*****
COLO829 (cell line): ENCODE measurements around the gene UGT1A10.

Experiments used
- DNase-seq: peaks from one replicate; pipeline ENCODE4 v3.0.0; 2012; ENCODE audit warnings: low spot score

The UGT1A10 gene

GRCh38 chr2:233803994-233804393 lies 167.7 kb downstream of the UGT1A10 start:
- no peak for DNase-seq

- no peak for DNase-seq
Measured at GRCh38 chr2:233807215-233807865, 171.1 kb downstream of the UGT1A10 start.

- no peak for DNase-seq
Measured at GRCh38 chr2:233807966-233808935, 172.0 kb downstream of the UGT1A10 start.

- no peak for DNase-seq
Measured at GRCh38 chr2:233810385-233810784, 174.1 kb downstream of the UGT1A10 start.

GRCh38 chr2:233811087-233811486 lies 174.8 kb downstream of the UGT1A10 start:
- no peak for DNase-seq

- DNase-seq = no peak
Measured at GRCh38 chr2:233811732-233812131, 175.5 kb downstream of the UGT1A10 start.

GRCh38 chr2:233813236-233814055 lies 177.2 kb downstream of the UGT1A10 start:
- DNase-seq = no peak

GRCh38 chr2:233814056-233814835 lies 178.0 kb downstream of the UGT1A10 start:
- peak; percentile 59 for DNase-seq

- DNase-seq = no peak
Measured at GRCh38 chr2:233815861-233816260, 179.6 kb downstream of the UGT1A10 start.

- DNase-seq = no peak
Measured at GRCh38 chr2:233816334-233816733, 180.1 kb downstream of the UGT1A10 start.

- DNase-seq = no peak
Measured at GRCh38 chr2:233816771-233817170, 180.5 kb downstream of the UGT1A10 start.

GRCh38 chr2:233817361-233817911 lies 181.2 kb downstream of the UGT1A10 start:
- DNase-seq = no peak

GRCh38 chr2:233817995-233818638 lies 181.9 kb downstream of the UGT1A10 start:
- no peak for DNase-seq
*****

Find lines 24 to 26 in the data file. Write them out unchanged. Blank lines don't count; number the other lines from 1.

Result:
Measured at GRCh38 chr2:233816334-233816733, 180.1 kb downstream of the UGT1A10 start.

- DNase-seq = no peak
Measured at GRCh38 chr2:233816771-233817170, 180.5 kb downstream of the UGT1A10 start.